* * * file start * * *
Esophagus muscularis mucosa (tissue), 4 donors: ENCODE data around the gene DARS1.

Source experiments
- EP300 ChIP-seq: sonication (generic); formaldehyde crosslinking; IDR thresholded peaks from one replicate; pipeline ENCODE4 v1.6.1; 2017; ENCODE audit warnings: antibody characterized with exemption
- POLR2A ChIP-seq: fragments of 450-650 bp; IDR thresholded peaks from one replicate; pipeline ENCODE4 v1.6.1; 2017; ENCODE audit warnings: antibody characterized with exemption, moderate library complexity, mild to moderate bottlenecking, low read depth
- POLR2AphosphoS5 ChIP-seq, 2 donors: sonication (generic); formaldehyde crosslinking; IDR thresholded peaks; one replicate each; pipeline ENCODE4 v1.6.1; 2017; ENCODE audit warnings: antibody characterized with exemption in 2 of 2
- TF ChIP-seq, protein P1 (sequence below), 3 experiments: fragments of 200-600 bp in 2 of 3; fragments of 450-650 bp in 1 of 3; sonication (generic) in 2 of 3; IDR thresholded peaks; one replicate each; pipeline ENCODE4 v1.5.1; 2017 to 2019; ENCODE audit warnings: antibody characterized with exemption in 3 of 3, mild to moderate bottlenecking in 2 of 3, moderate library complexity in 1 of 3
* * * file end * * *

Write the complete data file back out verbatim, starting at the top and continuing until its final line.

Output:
Esophagus muscularis mucosa (tissue), 4 donors: ENCODE data around the gene DARS1.

Source experiments
- EP300 ChIP-seq: sonication (generic); formaldehyde crosslinking; IDR thresholded peaks from one replicate; pipeline ENCODE4 v1.6.1; 2017; ENCODE audit warnings: antibody characterized with exemption
- POLR2A ChIP-seq: fragments of 450-650 bp; IDR thresholded peaks from one replicate; pipeline ENCODE4 v1.6.1; 2017; ENCODE audit warnings: antibody characterized with exemption, moderate library complexity, mild to moderate bottlenecking, low read depth
- POLR2AphosphoS5 ChIP-seq, 2 donors: sonication (generic); formaldehyde crosslinking; IDR thresholded peaks; one replicate each; pipeline ENCODE4 v1.6.1; 2017; ENCODE audit warnings: antibody characterized with exemption in 2 of 2
- TF ChIP-seq, protein P1 (sequence below), 3 experiments: fragments of 200-600 bp in 2 of 3; fragments of 450-650 bp in 1 of 3; sonication (generic) in 2 of 3; IDR thresholded peaks; one replicate each; pipeline ENCODE4 v1.5.1; 2017 to 2019; ENCODE audit warnings: antibody characterized with exemption in 3 of 3, mild to moderate bottlenecking in 2 of 3, moderate library complexity in 1 of 3